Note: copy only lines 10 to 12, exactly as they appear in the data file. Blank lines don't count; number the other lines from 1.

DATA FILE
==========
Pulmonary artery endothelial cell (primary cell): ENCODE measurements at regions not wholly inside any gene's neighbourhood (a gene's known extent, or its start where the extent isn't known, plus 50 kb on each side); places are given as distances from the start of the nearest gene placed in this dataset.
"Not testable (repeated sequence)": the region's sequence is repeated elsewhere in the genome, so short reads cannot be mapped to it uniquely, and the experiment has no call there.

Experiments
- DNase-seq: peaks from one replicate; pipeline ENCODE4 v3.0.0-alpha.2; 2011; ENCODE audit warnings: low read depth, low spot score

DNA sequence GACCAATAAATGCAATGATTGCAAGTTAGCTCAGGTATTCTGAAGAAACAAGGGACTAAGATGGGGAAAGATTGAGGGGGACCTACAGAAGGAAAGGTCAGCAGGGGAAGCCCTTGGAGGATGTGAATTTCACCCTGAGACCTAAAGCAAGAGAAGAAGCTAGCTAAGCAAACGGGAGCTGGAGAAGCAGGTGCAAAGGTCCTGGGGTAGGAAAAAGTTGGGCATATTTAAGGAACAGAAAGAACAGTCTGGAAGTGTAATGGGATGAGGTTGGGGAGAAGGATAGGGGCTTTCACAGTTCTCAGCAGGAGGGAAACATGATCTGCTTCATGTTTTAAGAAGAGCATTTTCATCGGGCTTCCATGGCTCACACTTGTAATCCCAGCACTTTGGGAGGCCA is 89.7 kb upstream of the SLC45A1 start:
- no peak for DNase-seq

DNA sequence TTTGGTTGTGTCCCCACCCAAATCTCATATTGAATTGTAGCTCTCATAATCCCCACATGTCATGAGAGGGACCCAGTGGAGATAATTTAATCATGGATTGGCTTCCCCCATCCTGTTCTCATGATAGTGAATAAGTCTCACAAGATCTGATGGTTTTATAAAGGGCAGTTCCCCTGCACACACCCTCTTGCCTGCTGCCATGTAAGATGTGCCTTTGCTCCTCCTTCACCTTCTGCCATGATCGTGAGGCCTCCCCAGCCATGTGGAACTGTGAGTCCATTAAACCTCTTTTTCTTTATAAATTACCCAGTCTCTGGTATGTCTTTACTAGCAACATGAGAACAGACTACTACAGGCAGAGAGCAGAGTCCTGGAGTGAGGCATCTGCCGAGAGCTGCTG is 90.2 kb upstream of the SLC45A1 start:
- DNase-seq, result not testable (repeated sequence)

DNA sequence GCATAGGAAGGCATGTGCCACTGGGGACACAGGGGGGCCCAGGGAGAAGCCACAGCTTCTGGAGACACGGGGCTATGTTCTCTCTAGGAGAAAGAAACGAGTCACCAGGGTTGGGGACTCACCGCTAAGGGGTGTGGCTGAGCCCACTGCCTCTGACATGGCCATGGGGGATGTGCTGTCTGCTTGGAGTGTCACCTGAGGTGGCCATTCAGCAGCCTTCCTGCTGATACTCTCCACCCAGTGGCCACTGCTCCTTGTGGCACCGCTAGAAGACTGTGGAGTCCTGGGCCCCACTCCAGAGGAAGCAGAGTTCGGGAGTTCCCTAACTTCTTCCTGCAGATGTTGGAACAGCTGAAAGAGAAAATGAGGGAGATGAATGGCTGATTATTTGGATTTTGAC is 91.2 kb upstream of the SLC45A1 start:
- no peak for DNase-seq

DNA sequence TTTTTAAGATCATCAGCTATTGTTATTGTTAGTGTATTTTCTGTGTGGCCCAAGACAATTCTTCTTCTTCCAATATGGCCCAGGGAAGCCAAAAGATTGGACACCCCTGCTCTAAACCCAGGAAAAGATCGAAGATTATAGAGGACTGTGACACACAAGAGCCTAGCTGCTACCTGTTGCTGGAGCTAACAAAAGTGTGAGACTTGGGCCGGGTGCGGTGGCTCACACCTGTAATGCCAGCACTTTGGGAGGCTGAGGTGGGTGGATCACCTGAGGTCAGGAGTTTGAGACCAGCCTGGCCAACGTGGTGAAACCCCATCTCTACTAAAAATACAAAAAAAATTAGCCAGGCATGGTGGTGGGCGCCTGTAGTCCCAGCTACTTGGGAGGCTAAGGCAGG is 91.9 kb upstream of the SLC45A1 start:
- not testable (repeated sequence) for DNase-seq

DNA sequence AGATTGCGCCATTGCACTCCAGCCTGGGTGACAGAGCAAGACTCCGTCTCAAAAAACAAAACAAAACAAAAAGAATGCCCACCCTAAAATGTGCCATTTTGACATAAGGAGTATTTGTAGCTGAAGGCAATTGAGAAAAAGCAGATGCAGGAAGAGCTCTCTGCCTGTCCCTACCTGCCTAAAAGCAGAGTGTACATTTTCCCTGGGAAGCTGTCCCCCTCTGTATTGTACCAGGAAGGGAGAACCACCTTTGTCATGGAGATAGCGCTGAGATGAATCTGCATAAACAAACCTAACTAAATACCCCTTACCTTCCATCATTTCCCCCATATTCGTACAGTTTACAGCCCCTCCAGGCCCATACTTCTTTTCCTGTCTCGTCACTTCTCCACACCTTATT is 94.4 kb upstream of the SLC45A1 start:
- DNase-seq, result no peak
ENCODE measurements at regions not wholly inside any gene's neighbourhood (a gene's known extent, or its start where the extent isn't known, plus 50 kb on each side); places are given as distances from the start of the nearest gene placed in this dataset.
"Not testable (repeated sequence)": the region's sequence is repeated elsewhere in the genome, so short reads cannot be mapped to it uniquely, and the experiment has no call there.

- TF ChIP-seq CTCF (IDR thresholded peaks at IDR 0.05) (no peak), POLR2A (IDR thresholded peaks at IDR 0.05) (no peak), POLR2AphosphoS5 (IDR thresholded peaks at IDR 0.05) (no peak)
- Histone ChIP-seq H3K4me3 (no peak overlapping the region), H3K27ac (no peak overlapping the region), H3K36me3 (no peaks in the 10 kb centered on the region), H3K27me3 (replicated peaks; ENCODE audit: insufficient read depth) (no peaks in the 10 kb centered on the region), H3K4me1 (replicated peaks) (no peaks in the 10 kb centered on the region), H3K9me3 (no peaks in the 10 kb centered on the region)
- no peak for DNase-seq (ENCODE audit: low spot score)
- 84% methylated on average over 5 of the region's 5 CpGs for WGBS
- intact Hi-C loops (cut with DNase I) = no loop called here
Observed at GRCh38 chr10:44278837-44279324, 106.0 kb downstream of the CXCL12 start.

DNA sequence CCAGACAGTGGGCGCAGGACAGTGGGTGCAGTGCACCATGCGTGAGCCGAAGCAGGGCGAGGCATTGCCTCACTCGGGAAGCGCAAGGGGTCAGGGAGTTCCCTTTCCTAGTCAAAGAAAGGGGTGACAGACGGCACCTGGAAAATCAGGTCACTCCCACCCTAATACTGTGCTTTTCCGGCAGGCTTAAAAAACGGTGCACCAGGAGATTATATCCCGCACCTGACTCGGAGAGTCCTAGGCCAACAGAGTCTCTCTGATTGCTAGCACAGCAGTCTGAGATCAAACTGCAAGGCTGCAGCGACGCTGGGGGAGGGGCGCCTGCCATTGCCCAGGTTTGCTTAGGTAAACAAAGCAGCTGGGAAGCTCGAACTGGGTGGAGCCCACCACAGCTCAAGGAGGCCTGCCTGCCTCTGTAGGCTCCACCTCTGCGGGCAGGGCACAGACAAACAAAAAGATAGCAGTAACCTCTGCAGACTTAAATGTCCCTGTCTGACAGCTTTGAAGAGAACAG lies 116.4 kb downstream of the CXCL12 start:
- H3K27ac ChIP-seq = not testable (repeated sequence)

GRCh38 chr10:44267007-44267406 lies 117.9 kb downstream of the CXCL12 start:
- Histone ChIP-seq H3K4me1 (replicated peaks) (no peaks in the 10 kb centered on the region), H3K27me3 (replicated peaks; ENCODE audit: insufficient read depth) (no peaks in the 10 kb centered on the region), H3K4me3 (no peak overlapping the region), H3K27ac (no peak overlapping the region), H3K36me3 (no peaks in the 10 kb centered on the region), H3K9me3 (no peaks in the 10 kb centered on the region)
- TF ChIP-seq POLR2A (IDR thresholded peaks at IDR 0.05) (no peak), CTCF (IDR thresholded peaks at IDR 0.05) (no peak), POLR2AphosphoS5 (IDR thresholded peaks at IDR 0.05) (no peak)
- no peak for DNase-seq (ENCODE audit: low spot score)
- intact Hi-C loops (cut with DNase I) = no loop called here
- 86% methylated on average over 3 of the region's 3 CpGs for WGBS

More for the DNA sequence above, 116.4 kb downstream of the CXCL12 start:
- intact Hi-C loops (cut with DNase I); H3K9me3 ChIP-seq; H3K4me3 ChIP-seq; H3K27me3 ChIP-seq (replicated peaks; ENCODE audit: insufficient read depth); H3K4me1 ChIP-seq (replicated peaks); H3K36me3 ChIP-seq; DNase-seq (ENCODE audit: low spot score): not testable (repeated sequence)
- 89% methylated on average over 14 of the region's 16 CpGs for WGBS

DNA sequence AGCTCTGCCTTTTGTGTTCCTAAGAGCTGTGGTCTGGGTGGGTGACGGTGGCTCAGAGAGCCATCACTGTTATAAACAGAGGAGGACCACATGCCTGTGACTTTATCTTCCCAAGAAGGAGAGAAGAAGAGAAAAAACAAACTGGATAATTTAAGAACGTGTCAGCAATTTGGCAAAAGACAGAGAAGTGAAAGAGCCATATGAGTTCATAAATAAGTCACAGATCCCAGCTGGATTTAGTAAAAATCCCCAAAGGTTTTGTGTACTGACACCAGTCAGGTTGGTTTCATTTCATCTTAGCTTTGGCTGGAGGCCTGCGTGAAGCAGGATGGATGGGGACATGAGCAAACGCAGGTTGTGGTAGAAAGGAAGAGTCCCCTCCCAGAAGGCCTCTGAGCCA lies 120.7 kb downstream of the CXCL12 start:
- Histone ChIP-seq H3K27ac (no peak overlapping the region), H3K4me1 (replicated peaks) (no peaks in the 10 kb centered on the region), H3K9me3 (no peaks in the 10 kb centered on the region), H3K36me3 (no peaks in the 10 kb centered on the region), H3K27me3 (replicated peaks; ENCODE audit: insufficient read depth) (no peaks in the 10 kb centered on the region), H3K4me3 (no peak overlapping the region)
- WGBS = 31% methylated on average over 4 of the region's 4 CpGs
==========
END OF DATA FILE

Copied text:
- no peak for DNase-seq

DNA sequence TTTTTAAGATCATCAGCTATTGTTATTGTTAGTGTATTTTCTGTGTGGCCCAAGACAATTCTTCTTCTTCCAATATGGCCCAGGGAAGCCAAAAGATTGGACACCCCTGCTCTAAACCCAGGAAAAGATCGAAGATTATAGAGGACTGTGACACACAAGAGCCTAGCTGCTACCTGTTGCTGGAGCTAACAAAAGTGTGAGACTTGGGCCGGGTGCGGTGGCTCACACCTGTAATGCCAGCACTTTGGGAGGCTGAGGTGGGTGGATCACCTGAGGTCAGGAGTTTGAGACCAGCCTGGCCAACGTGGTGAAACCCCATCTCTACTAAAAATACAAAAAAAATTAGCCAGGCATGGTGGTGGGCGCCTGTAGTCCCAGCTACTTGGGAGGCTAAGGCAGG is 91.9 kb upstream of the SLC45A1 start:
- not testable (repeated sequence) for DNase-seq